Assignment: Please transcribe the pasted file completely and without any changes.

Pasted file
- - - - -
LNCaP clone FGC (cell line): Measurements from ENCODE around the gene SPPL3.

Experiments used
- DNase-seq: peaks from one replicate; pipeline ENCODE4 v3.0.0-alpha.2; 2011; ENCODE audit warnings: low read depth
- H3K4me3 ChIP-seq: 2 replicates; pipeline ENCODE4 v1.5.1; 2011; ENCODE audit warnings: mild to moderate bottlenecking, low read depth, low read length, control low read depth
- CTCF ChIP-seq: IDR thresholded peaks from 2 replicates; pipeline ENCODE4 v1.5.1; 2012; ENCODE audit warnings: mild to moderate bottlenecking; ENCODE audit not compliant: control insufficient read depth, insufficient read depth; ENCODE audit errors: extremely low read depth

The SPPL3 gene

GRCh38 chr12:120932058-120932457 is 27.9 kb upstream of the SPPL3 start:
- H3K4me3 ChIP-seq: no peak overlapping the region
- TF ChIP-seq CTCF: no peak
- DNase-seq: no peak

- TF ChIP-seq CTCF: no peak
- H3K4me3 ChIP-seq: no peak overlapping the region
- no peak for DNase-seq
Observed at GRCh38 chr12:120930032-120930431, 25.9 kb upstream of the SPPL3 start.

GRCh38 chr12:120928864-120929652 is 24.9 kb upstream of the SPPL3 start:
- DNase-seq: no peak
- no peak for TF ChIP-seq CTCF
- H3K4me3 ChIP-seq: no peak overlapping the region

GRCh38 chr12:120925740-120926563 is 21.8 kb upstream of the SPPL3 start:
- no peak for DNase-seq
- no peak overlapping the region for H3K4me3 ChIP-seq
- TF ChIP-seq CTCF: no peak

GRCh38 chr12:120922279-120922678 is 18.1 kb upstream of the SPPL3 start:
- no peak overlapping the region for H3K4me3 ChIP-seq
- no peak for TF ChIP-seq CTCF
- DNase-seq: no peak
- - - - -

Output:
LNCaP clone FGC (cell line): Measurements from ENCODE around the gene SPPL3.

Experiments used
- DNase-seq: peaks from one replicate; pipeline ENCODE4 v3.0.0-alpha.2; 2011; ENCODE audit warnings: low read depth
- H3K4me3 ChIP-seq: 2 replicates; pipeline ENCODE4 v1.5.1; 2011; ENCODE audit warnings: mild to moderate bottlenecking, low read depth, low read length, control low read depth
- CTCF ChIP-seq: IDR thresholded peaks from 2 replicates; pipeline ENCODE4 v1.5.1; 2012; ENCODE audit warnings: mild to moderate bottlenecking; ENCODE audit not compliant: control insufficient read depth, insufficient read depth; ENCODE audit errors: extremely low read depth

The SPPL3 gene

GRCh38 chr12:120932058-120932457 is 27.9 kb upstream of the SPPL3 start:
- H3K4me3 ChIP-seq: no peak overlapping the region
- TF ChIP-seq CTCF: no peak
- DNase-seq: no peak

- TF ChIP-seq CTCF: no peak
- H3K4me3 ChIP-seq: no peak overlapping the region
- no peak for DNase-seq
Observed at GRCh38 chr12:120930032-120930431, 25.9 kb upstream of the SPPL3 start.

GRCh38 chr12:120928864-120929652 is 24.9 kb upstream of the SPPL3 start:
- DNase-seq: no peak
- no peak for TF ChIP-seq CTCF
- H3K4me3 ChIP-seq: no peak overlapping the region

GRCh38 chr12:120925740-120926563 is 21.8 kb upstream of the SPPL3 start:
- no peak for DNase-seq
- no peak overlapping the region for H3K4me3 ChIP-seq
- TF ChIP-seq CTCF: no peak

GRCh38 chr12:120922279-120922678 is 18.1 kb upstream of the SPPL3 start:
- no peak overlapping the region for H3K4me3 ChIP-seq
- no peak for TF ChIP-seq CTCF
- DNase-seq: no peak